Two Sense: Is It Wrong to Use Grief to Get Women?


My wife died three years ago and I went through a long grieving process during which I was celibate and completely uninterested in dating. Recently I've attempted to get back out there, and the very first woman I dated seemed--shall we say--very interested in getting me "back on the horse," so to speak, after hearing that I'd been abstinent for so long. The experience was healing for me, and she felt great about it afterwards as well. Now, as I meet new women, I'm tempted to also tell them about my long period of celibacy, since it seems to have been some kind of turn-on, or perhaps it made me look trustworthy or loyal to my wife. The thing is, of course, I'd be kind of lying, since the abstinence is over, and of course I don't want to use my beloved deceased wife to get laid. Is it wrong to bring up my period of abstinence now that it's officially over?

He Said: Coming up with a dating narrative is generally a good thing, as long as it does not stray too far from reality. It helps convey to your dates where you are emotionally at the same time it helps you provide a sense of meaning to the otherwise random dating process. In fact, the more elaborate the story, the better. However, while the celibacy narrative needs to be sexy right now, it must also be believable in the future, in case you become more emotionally intimate with one of the people you tell it to. So make sure you frame it carefully, avoiding outright fibs. Basically, you'll need to be able to laugh about it with your partner years from now when you look back at the early days of your dating. As for your beloved wife, why not use her memory to get laid? Her cold, dead body is not otherwise helping increase the ratio of pleasure on earth. If she was worth her salt as a partner she'd want nothing but the best for your future. Good luck!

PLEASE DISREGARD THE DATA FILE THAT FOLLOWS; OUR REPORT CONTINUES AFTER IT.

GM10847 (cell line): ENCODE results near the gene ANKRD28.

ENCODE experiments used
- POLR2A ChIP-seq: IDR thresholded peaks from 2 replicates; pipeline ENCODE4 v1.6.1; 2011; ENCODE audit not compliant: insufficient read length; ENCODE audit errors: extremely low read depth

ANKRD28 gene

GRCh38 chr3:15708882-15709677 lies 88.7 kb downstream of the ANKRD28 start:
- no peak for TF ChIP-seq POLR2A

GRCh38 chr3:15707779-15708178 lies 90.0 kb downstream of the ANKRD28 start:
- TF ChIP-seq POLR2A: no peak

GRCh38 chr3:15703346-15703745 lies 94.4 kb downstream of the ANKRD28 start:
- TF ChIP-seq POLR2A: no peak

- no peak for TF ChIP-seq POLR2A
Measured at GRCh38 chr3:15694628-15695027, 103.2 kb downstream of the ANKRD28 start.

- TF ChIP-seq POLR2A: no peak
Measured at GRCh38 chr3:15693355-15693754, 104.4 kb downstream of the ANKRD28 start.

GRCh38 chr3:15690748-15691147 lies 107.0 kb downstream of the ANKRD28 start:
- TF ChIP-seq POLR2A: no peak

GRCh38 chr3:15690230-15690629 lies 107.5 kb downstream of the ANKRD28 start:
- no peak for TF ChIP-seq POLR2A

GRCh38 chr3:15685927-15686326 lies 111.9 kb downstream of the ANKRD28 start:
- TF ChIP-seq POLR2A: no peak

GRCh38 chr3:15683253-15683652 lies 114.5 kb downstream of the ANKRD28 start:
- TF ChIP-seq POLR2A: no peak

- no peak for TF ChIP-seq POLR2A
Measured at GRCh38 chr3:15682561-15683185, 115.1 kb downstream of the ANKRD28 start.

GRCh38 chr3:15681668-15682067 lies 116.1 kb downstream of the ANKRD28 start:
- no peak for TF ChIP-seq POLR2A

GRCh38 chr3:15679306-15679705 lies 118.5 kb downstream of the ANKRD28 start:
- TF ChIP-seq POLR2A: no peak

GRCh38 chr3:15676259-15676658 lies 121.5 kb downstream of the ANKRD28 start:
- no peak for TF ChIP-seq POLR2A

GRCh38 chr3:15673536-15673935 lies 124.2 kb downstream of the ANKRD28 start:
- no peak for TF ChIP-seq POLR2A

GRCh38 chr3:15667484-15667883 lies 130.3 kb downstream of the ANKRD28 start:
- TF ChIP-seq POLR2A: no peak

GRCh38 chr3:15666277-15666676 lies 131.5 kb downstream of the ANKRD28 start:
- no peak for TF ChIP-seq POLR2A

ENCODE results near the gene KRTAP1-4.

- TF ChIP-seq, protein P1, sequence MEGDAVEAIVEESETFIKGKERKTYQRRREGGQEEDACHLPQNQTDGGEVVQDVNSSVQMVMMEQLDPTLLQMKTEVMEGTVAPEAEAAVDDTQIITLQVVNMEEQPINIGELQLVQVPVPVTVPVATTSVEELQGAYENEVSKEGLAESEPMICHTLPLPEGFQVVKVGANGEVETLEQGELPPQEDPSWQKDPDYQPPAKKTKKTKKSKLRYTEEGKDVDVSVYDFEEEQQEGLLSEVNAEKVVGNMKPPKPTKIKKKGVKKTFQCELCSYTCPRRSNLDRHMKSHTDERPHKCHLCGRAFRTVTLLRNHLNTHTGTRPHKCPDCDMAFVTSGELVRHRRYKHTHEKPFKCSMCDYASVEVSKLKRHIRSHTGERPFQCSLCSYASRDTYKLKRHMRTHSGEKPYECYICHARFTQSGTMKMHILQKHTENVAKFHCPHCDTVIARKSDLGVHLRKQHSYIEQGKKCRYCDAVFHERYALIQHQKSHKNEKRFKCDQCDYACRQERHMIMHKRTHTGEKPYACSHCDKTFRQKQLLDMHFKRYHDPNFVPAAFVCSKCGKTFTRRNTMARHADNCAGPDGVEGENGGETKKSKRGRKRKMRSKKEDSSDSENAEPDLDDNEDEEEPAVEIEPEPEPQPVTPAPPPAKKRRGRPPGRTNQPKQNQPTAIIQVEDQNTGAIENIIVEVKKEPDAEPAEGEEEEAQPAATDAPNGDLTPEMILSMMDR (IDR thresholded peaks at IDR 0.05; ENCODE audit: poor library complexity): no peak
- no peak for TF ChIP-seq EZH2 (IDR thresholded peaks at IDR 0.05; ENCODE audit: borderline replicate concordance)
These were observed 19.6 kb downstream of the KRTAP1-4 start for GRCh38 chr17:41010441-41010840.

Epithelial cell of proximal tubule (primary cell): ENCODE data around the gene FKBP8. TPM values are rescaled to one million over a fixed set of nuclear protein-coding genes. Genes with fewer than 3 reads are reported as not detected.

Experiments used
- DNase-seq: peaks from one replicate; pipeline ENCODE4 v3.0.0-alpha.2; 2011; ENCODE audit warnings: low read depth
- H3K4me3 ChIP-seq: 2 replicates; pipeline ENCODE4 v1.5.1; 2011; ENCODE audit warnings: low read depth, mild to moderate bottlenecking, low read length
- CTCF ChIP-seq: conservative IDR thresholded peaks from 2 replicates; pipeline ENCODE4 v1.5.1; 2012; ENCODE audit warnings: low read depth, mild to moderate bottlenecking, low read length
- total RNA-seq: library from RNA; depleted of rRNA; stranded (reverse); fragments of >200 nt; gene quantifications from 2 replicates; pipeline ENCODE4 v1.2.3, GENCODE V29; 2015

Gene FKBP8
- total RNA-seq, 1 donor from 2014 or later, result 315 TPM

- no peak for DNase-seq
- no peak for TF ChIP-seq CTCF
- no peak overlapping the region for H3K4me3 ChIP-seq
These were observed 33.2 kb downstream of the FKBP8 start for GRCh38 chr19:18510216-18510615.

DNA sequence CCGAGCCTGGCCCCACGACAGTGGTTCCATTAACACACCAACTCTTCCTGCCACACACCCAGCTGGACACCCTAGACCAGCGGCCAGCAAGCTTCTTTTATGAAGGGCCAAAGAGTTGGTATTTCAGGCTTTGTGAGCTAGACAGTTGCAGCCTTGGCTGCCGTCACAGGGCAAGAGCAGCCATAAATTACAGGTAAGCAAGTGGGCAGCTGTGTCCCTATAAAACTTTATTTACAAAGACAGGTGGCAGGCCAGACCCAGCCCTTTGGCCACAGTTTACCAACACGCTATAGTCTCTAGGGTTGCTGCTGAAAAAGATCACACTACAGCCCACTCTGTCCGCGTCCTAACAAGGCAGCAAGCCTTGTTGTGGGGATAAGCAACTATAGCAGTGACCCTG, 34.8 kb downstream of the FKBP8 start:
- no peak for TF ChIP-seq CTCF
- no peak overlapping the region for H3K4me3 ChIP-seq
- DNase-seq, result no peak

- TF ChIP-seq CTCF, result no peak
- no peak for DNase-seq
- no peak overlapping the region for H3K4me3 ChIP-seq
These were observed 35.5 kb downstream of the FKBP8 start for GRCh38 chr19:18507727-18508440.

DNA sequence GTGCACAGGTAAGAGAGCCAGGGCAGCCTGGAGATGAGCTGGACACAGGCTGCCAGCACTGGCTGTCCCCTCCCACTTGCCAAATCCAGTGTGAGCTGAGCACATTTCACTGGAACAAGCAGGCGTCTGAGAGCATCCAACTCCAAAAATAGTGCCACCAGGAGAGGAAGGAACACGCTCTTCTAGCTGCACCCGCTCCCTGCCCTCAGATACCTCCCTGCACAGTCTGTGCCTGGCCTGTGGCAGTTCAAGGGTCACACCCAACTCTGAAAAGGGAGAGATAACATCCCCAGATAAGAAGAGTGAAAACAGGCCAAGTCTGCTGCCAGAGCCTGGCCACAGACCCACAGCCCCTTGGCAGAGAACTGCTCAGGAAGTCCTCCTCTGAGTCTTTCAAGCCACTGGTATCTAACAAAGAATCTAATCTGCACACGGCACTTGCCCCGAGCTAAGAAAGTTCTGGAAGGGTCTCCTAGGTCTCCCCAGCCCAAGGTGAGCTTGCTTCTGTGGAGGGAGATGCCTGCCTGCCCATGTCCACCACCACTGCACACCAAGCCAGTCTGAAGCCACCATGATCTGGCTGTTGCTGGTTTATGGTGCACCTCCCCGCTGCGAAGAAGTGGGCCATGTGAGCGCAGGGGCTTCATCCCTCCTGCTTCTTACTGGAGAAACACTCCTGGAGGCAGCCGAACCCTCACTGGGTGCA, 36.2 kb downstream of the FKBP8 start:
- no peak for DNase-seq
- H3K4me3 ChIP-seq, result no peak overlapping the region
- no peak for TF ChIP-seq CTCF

She Said: First off, I think you need to know that your period of celibacy will be a turn-on for some women, bringing out their nurturing sides, easing down their guards, and allaying any of their own sexual insecurities (a guy who hasn’t had it for three years is bound to be happy with pretty much anything, right?). For other women, it may actually be a turn-off, or at best, evoke a neutral response. So just because it worked with one woman doesn’t necessarily mean it will continue to be a ticket to ride, so to speak. But overall, it does speak well of you in several intuitive ways: that you loved your wife, that you didn’t use sex as a means of escaping your grief, and most of all, that your heart and groin are closely connected—a trait we women generally value. Of course you can continue to “use” the story, since it is yours. Something akin to, “I didn’t see or sleep with anyone for three years after my wife died, and I’ve just recently begun dating again,” is still true and valid at this point. A year from now, not so much. Just don’t say or do anything to make your next partner assume she is the first woman you are sleeping with since your wife.

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